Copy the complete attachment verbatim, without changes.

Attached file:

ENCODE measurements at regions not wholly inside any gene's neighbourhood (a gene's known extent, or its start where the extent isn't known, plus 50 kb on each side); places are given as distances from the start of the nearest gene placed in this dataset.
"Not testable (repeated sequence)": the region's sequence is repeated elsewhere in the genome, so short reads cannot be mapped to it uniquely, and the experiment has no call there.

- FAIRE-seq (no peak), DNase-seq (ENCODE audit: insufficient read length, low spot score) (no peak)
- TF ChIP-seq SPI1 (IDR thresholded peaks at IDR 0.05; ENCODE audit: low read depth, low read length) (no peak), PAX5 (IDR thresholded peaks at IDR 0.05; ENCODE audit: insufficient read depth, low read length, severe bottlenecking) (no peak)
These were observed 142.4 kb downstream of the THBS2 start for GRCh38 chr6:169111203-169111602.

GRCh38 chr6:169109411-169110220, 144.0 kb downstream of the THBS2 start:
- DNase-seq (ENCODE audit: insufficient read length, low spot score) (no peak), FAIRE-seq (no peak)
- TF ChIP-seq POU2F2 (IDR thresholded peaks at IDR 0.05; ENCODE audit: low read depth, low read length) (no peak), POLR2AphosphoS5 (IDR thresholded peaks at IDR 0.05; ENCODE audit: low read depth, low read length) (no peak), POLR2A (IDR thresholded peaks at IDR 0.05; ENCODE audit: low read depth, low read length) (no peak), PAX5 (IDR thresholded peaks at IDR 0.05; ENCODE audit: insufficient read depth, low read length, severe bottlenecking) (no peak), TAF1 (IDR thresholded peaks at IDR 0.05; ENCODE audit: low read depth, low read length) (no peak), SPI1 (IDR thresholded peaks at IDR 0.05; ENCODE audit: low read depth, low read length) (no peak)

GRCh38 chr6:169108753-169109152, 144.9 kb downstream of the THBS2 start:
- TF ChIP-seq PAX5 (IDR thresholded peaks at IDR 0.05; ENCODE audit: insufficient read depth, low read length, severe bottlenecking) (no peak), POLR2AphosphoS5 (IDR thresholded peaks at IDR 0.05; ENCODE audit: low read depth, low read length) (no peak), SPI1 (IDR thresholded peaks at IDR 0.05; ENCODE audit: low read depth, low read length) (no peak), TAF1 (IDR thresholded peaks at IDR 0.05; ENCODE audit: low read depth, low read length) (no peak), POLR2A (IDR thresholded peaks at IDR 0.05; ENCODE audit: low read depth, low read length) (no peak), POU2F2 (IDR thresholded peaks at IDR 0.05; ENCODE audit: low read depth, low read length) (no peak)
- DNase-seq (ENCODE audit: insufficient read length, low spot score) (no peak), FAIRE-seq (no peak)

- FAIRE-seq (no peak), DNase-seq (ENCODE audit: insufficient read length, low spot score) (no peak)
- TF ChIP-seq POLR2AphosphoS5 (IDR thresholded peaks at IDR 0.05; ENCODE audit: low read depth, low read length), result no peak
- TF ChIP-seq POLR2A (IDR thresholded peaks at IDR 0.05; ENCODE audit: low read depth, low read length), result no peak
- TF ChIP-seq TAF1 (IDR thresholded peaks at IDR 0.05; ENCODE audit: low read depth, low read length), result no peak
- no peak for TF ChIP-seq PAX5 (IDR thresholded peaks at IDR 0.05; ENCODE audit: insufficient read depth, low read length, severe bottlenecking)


ENCODE measurements at regions not wholly inside any gene's neighbourhood (a gene's known extent, or its start where the extent isn't known, plus 50 kb on each side); places are given as distances from the start of the nearest gene placed in this dataset.
"Not testable (repeated sequence)": the region's sequence is repeated elsewhere in the genome, so short reads cannot be mapped to it uniquely, and the experiment has no call there.

- FAIRE-seq (no peak), DNase-seq (ENCODE audit: insufficient read length, low spot score) (no peak)
- TF ChIP-seq SPI1 (IDR thresholded peaks at IDR 0.05; ENCODE audit: low read depth, low read length) (no peak), PAX5 (IDR thresholded peaks at IDR 0.05; ENCODE audit: insufficient read depth, low read length, severe bottlenecking) (no peak)
These were observed 142.4 kb downstream of the THBS2 start for GRCh38 chr6:169111203-169111602.

GRCh38 chr6:169109411-169110220, 144.0 kb downstream of the THBS2 start:
- DNase-seq (ENCODE audit: insufficient read length, low spot score) (no peak), FAIRE-seq (no peak)
- TF ChIP-seq POU2F2 (IDR thresholded peaks at IDR 0.05; ENCODE audit: low read depth, low read length) (no peak), POLR2AphosphoS5 (IDR thresholded peaks at IDR 0.05; ENCODE audit: low read depth, low read length) (no peak), POLR2A (IDR thresholded peaks at IDR 0.05; ENCODE audit: low read depth, low read length) (no peak), PAX5 (IDR thresholded peaks at IDR 0.05; ENCODE audit: insufficient read depth, low read length, severe bottlenecking) (no peak), TAF1 (IDR thresholded peaks at IDR 0.05; ENCODE audit: low read depth, low read length) (no peak), SPI1 (IDR thresholded peaks at IDR 0.05; ENCODE audit: low read depth, low read length) (no peak)

GRCh38 chr6:169108753-169109152, 144.9 kb downstream of the THBS2 start:
- TF ChIP-seq PAX5 (IDR thresholded peaks at IDR 0.05; ENCODE audit: insufficient read depth, low read length, severe bottlenecking) (no peak), POLR2AphosphoS5 (IDR thresholded peaks at IDR 0.05; ENCODE audit: low read depth, low read length) (no peak), SPI1 (IDR thresholded peaks at IDR 0.05; ENCODE audit: low read depth, low read length) (no peak), TAF1 (IDR thresholded peaks at IDR 0.05; ENCODE audit: low read depth, low read length) (no peak), POLR2A (IDR thresholded peaks at IDR 0.05; ENCODE audit: low read depth, low read length) (no peak), POU2F2 (IDR thresholded peaks at IDR 0.05; ENCODE audit: low read depth, low read length) (no peak)
- DNase-seq (ENCODE audit: insufficient read length, low spot score) (no peak), FAIRE-seq (no peak)

- FAIRE-seq (no peak), DNase-seq (ENCODE audit: insufficient read length, low spot score) (no peak)
- TF ChIP-seq POLR2AphosphoS5 (IDR thresholded peaks at IDR 0.05; ENCODE audit: low read depth, low read length), result no peak
- TF ChIP-seq POLR2A (IDR thresholded peaks at IDR 0.05; ENCODE audit: low read depth, low read length), result no peak
- TF ChIP-seq TAF1 (IDR thresholded peaks at IDR 0.05; ENCODE audit: low read depth, low read length), result no peak
- no peak for TF ChIP-seq PAX5 (IDR thresholded peaks at IDR 0.05; ENCODE audit: insufficient read depth, low read length, severe bottlenecking)